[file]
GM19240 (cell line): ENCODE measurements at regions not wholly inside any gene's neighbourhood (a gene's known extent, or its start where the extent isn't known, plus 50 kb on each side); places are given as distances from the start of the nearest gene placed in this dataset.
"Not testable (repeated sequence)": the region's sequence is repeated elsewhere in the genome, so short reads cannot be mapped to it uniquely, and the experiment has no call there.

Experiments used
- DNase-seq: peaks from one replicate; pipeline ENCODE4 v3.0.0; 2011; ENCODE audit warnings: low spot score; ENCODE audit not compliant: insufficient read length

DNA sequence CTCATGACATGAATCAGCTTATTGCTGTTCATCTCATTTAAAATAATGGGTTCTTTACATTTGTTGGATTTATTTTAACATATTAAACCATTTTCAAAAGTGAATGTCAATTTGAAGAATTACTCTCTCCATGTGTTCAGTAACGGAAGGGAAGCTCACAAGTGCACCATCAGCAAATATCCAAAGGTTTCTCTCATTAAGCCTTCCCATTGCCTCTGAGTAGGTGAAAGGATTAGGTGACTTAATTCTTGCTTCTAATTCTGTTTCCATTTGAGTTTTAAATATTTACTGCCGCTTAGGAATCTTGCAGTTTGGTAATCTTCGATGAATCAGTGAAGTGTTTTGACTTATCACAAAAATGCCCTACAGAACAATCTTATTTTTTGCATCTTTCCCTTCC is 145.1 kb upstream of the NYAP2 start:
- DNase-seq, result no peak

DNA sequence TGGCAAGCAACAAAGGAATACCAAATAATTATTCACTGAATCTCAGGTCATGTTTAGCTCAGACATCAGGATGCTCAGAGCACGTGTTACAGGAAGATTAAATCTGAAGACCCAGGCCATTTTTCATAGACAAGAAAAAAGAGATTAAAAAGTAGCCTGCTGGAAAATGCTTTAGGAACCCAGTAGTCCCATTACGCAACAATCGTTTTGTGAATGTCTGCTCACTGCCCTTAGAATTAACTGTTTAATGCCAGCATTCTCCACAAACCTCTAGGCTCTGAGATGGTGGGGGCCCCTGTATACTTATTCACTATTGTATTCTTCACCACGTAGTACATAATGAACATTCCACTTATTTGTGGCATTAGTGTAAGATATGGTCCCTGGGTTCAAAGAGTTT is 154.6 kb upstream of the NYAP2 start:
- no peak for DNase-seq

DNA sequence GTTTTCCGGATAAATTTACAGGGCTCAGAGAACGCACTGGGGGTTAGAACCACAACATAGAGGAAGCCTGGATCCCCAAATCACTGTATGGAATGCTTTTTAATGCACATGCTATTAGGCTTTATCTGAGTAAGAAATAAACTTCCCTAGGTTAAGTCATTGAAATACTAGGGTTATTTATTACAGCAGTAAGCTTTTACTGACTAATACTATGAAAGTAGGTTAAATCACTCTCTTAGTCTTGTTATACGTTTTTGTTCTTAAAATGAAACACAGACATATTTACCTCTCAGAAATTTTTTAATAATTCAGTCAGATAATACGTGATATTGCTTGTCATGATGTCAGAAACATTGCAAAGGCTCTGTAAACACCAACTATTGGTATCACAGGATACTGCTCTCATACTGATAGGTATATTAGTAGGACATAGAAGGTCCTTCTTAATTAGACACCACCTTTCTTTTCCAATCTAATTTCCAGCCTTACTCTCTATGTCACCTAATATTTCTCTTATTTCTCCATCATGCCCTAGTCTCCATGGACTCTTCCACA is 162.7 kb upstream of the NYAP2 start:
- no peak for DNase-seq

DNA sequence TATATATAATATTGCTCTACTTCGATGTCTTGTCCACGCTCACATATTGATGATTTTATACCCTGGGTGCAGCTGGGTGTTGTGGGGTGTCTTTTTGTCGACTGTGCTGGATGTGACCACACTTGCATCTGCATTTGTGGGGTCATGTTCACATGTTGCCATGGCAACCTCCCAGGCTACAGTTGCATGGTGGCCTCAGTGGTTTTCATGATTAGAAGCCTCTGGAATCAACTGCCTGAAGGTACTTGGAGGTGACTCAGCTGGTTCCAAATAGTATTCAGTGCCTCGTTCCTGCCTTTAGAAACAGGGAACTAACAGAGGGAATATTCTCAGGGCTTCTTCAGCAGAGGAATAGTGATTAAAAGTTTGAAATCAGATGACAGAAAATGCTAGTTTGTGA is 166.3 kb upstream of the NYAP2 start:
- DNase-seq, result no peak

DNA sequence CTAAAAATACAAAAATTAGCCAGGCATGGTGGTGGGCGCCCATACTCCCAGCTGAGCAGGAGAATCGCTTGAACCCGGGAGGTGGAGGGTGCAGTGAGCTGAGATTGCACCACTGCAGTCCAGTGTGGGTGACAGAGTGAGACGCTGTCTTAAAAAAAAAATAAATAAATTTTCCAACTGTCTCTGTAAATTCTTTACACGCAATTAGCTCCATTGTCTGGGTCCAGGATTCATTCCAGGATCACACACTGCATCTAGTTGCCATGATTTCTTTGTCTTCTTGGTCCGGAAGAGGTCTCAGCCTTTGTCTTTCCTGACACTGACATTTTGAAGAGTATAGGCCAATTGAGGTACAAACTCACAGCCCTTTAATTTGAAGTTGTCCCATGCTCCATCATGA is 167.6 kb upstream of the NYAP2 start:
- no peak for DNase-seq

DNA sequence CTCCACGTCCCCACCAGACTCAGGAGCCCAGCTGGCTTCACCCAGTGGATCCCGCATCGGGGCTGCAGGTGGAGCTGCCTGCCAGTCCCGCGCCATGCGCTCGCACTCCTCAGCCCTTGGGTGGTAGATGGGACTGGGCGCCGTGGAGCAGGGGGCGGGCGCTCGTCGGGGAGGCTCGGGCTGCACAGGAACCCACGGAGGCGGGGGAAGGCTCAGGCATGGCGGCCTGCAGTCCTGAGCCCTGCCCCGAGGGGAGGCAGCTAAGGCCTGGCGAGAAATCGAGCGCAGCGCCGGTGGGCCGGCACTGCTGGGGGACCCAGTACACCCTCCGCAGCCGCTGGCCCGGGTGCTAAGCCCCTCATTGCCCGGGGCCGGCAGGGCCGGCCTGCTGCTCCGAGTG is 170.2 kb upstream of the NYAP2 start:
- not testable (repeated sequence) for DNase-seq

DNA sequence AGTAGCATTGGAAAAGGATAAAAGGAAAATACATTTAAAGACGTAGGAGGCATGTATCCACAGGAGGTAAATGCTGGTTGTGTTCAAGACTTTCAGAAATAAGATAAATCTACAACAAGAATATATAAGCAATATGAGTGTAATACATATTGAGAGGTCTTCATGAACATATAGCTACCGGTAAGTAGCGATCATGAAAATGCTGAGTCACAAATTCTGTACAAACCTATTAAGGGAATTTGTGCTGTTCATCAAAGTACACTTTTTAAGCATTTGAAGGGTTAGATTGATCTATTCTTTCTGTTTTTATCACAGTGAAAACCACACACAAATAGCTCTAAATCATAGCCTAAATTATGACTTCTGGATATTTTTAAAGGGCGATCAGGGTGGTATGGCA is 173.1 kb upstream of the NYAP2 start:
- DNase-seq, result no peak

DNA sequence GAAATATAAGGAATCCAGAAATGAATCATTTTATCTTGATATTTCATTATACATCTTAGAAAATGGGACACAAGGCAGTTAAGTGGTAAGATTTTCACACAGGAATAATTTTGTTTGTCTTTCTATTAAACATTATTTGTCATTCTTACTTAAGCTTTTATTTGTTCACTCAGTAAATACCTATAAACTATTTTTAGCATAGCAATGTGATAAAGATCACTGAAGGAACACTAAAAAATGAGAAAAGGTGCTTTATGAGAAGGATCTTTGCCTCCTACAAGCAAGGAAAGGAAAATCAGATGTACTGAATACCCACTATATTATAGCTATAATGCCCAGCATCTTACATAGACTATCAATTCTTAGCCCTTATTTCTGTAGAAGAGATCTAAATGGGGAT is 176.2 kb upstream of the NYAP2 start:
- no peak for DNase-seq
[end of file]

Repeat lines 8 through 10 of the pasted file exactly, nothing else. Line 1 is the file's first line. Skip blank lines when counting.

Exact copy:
- no peak for DNase-seq

DNA sequence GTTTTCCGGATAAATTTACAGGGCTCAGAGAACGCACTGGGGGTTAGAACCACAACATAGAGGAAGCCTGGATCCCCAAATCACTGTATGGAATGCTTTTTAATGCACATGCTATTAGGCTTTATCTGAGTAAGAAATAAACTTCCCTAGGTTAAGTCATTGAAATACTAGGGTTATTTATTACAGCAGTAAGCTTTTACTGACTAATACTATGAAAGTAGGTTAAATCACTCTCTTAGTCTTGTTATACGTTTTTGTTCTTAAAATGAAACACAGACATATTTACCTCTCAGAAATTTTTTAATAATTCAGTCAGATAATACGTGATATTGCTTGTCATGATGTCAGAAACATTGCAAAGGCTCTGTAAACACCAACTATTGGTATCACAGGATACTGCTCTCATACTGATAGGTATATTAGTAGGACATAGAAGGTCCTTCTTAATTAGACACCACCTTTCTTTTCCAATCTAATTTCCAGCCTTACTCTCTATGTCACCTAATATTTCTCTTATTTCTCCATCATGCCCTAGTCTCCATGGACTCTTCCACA is 162.7 kb upstream of the NYAP2 start:
- no peak for DNase-seq